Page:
The servant, having no authority to act, simply reported the facts to his master. The master was angry, and immediately invited all the poor of the neighbourhood to the feast. When many of the most destitute had assembled, the householder, not satisfied as long as there was room at the table, and a poor man within reach to occupy it, sent out another message still more pressing, to sweep into the feast all the homeless wanderers that could be found, the very dregs and outcasts of society. Satisfied when his house at length was filled, the owner announced that none of those who had made light of his invitation should now be permitted to partake of the feast.
We are now ready to examine more directly the spiritual meaning of the parable, and as the lesson is in the main coincident with that of the royal marriage in its earlier portion, a brief exposition will suffice.
In the Gospel, God has provided a great feast. Israel, or his Church at any period, are a privileged class, and enjoy, through his sovereign goodness, a perpetual invitation, -- a standing right. The charge which the parable brings against this privileged people is, that they were satisfied with the honour of being invited, and refused actually to comply with the invitation. They were content with their name and their outward privileges, and would not in their own hearts and lives obey the Gospel; clinging to the form of godliness, they peremptorily denied its power. Not they who are invited, but they who partake of the feast, are blessed. To get the first invitation will be not a blessing but an aggravation of guilt, if you despise the Giver and refuse his gifts. The last invited shall be first in ultimate position if they accept the invitation, and the first invited will be last and lowest if they refuse to comply: the condition of men, ultimately, turns not on pardon to them offered, but on pardon by them received.
The servant obviously represents the ministry of the Gospel in every form and in all times. The message is addressed in the first instance to them "that were bidden." The Gospel was not first proclaimed to the heathen: begin at Jerusalem was the Master's command, and that command was fulfilled in spirit and letter by his servants. To the lost sheep of the House of Israel the Lord came in person, and to them the apostles addressed their Lord's words at the beginning of their ministry. The history of the event in the Acts of the Apostles corresponds exactly with the prophetic delineation in this parable: it was when the Jews rejected the Gospel, that the messengers turned to the Gentiles.
The invitation addressed to the favoured circle first is, "Come, for all things are now ready;" all preceding dispensations were a preparation for Christ. When the fulness of time had come, those who had been all along brought up within the lines of the privileged people, were invited to behold the Lamb of God that taketh away the sin of the world. This is repeated in the experience of every generation, and every individual, that grows up within the circle of Christian ordinances, as soon as the mind comprehends the message of mercy. As each attains maturity, he is informed that all things are now ready; he is invited and pressed to believe in the Lord Jesus Christ that he may be saved.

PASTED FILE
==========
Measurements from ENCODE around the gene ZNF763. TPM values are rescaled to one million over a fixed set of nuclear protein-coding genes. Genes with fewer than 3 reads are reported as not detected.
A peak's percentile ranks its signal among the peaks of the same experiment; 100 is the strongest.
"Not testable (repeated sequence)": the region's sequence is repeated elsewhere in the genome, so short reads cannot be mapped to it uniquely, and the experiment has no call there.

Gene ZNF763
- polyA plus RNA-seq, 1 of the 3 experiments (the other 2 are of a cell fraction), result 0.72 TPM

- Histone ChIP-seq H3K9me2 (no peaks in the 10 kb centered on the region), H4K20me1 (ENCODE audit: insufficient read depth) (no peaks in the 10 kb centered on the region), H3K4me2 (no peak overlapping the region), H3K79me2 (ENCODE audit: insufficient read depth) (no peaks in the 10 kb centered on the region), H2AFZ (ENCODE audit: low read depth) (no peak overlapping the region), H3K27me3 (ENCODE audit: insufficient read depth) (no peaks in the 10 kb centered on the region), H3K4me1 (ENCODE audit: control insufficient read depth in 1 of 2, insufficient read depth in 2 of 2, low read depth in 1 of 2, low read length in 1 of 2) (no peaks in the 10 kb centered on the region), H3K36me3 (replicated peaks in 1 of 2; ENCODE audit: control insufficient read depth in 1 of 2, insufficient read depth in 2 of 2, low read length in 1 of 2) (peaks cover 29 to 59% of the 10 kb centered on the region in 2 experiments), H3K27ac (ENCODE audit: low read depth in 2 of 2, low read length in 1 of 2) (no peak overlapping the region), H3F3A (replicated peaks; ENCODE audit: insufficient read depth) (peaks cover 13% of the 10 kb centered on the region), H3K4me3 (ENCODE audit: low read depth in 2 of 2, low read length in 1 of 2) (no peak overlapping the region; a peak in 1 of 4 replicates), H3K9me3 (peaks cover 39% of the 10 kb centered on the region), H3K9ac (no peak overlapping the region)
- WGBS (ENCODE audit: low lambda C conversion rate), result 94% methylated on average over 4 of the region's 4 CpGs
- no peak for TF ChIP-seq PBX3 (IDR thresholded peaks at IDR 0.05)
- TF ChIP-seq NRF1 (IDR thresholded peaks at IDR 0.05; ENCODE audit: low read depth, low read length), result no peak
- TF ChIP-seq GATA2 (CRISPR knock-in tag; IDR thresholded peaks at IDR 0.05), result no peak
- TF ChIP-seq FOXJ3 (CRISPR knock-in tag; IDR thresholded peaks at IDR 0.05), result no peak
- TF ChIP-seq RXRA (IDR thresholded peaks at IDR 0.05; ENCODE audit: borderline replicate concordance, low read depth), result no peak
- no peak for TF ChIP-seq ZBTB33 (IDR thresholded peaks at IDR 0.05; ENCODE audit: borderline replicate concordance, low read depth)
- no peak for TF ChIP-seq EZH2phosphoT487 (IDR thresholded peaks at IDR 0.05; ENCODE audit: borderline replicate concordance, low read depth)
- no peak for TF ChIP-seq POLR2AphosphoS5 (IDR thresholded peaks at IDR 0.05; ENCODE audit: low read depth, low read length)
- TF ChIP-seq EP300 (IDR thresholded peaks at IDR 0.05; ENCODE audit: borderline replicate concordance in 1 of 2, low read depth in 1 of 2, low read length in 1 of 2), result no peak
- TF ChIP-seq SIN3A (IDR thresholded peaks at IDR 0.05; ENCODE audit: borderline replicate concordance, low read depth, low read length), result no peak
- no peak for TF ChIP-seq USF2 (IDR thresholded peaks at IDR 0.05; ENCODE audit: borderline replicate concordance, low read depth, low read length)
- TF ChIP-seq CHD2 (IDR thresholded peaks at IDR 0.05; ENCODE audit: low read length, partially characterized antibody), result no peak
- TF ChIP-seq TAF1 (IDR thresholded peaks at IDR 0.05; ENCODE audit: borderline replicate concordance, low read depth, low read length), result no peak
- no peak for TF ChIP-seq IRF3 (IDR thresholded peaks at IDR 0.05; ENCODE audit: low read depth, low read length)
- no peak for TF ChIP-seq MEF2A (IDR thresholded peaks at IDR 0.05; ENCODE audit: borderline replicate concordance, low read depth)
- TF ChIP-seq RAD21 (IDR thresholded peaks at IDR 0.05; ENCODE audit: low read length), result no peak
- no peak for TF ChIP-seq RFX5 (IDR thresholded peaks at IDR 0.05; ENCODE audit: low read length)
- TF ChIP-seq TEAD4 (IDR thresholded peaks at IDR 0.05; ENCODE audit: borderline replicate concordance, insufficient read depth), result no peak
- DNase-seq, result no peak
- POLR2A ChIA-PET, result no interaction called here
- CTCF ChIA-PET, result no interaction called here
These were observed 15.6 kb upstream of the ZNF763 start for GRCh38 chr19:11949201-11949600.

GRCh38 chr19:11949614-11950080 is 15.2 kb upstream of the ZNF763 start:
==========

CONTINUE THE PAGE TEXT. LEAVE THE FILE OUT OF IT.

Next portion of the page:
To "make excuse," does not here mean to invent an excuse, and falsely state, as a reason, that which is, in point of fact, not the motive of the act. To make excuse, both in the original Greek ([Greek: paraiteisthai]) and in the English translation, signifies simply to plead to be excused. The grounds on which the plea is urged, may in any case be true or false; but in this case, it is highly probable that the grounds stated were in themselves facts, and that they were, in part at least, the true grounds of refusal. Whether the first would have gone to the feast, if he had not at that time bought a property, we do not certainly know. A man who is intensely unwilling to go, when one reason fails, will find or make another; but in this case, the probability is, that anxiety to see his purchase was the real, or at least, a real obstacle. The same observation is applicable to the other two examples.
But although we concede that the obstacles are real, we do not thereby help the case of those who neglect the Gospel; we must go one step deeper into the strata of deceit that are piled over each other in a human heart. A secret unwillingness to partake of the feast may induce the invited to time his purchases, so that he may have a good excuse at hand, or at least to abstain from effort to regulate the incidence of other cares, so as to leave a time of leisure for the great concern. Here in the highest matters, as elsewhere in lower, "Where there's a will there's a way." If the desire were pure and true, -- the desire to attend the Giver, and receive his unspeakable gift, the field may be inspected and the oxen proved early in the morning, or postponed till the following day. Without supposing a conscious falsehood representing that transactions which had no existence stood in the way, you have the evil in all its bulk and all its virulence, when the deceitful heart tries to persuade neighbours, and to persuade itself, that the emerging necessities of earthly business interfered with the waiting on Christ for the salvation of the soul.